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N=1 survey tells me Cynthia Nixon will lose by a lot (no joke)

Yes, you can learn a lot from N=1, as long as you have some auxiliary information.

The other day I was talking with a friend who’s planning to vote for Andrew Cuomo in the primary. What about Cynthia Nixon? My friend wasn’t even considering voting for her. Now, my friend is, I think, in the left half of registered Democrats in the state. Not far left, but I’d guess left of the median. If Nixon didn’t even have a chance with this voter, there’s no way she can come close in the primary election. She’s gonna get slaughtered.

A survey with N=1! And not even a random sample. How could we possibly learn anything useful from that? We have a few things in our favor:

– Auxiliary information on the survey respondent. We have some sense of his left-right ideology, relative to the general primary electorate.

– An informative measure of the respondent’s attitude. He didn’t just answer a yes/no question about his vote intention; he told me that he wasn’t even considering voting for her.

– A model of opinions and voting: Uniform partisan swing. We assume that, from election to election, voters move only a small random amount on the left-right scale, relative to the other voters.

– Assumption of random sampling, conditional on auxiliary information: My friend is not a random sample of New York Democrats, but I’m implicitly considering him as representative of New York Democrats at his particular point in left-right ideology.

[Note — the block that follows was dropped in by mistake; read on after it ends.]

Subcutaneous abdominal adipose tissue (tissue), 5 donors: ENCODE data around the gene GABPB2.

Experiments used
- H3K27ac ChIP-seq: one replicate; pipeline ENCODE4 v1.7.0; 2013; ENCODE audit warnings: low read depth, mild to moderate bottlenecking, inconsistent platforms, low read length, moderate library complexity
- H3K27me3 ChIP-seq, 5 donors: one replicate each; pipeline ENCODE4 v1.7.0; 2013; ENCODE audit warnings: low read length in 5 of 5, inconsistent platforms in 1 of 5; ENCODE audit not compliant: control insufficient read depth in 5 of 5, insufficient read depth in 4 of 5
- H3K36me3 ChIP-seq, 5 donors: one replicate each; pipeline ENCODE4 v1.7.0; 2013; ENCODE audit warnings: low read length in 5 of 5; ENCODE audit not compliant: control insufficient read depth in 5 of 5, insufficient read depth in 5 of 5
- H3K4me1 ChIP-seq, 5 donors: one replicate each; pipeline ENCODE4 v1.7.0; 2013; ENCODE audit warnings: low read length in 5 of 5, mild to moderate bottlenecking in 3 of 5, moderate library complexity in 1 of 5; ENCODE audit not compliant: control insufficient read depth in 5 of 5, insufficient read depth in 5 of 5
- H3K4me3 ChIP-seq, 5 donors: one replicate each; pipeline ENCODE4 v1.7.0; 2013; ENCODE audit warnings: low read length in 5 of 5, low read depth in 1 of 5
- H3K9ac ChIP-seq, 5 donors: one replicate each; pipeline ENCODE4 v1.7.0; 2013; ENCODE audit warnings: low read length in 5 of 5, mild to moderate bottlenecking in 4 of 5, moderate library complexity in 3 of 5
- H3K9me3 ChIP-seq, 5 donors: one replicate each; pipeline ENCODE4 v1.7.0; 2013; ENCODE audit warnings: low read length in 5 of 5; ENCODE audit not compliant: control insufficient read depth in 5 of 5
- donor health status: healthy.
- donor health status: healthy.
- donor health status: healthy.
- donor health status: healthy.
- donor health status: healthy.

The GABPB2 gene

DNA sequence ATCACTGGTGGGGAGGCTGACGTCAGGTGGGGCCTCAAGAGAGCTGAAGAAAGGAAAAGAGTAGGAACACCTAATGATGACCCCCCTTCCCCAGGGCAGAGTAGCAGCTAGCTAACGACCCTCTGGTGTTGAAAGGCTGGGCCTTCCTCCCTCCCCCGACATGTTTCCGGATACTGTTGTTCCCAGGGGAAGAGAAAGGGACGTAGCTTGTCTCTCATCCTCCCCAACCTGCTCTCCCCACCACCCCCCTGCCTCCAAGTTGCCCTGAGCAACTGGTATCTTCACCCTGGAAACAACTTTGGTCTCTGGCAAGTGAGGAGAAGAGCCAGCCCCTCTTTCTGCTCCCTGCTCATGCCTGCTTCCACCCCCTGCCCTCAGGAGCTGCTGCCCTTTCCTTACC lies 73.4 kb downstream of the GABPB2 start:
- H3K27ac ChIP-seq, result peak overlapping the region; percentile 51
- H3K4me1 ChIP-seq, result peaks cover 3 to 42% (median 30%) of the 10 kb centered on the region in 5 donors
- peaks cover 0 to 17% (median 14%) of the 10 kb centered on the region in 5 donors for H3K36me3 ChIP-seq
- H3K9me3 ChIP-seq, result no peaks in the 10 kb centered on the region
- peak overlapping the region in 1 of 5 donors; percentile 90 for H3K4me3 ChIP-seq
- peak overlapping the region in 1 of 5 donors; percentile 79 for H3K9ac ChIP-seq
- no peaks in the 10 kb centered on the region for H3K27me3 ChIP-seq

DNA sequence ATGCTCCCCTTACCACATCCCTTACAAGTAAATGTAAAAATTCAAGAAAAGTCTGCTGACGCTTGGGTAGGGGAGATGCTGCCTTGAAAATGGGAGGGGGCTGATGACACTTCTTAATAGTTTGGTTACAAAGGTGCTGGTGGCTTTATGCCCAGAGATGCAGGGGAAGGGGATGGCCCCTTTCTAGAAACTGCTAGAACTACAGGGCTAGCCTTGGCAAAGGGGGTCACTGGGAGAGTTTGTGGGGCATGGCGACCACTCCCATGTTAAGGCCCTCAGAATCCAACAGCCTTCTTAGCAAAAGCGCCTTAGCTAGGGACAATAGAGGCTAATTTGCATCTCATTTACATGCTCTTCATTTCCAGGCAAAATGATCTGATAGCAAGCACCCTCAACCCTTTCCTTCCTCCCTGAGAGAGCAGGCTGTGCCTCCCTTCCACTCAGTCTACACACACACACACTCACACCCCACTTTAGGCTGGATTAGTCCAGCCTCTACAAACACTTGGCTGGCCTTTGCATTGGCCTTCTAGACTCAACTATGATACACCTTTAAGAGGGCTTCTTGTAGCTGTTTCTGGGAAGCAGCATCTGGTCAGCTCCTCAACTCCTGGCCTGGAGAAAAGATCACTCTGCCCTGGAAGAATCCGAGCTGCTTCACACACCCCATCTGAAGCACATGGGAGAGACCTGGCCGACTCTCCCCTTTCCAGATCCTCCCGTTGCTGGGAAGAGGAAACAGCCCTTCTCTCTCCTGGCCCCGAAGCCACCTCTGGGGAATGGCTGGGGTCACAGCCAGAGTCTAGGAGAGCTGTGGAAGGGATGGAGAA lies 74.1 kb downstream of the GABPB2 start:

Substantive information + informative data + model + assumption. Put these together and you can learn a lot.

I could be wrong, of course, and I haven’t tried to attach an uncertainty to my prediction. But this is what I’m going with, from my N=1 survey.

12 Comments

  1. I’m not sure I buy the assumption of random sampling, since it seems like, conditioned on the auxiliary information provided, the probability of any individual voting for Cuomo is 1. I’m not even necessarily convinced it’s > 0.5. There could easily be another confounder at work, from some specific policy of Nixon’s this voter dislikes / policy of Cuomo’s this voter likes, to something out of the 2016 Democratic presidential primary playbook of “well I just don’t like her.”

    • Andrew says:

      Shannon:

      No, the auxiliary information here is not that my friend planned to vote for Cuomo. The auxiliary information is that my friend is a registered Democrat, a bit to the left of the median for Democratic primary voters.

  2. Garnett says:

    What would you say had Nixon won?

  3. Would it have been important to know the reasons your friend had for his choice?

  4. Z says:

    In the second half of your post bullet-pointing the information in your favor, you left out what I thought was the most important piece of information from the first half, namely the certainty of your friend’s preference. “My friend wasn’t even considering voting for her.” I have an underlying model in which almost every (politically aware) voter has a sense of the preferences of ideologically similar voters and pundits in their orbit, and if the voter is aware of enough ideologically similar people who disagree with him then that will give him pause. That your friend was so certain suggests that his personal non-randomized poll of people like him didn’t turn up a lot of Nixon support. Under my model, with his degree of certainty you have access to the implied extreme results of his own non-random poll of the segment of the electorate that’s like him.

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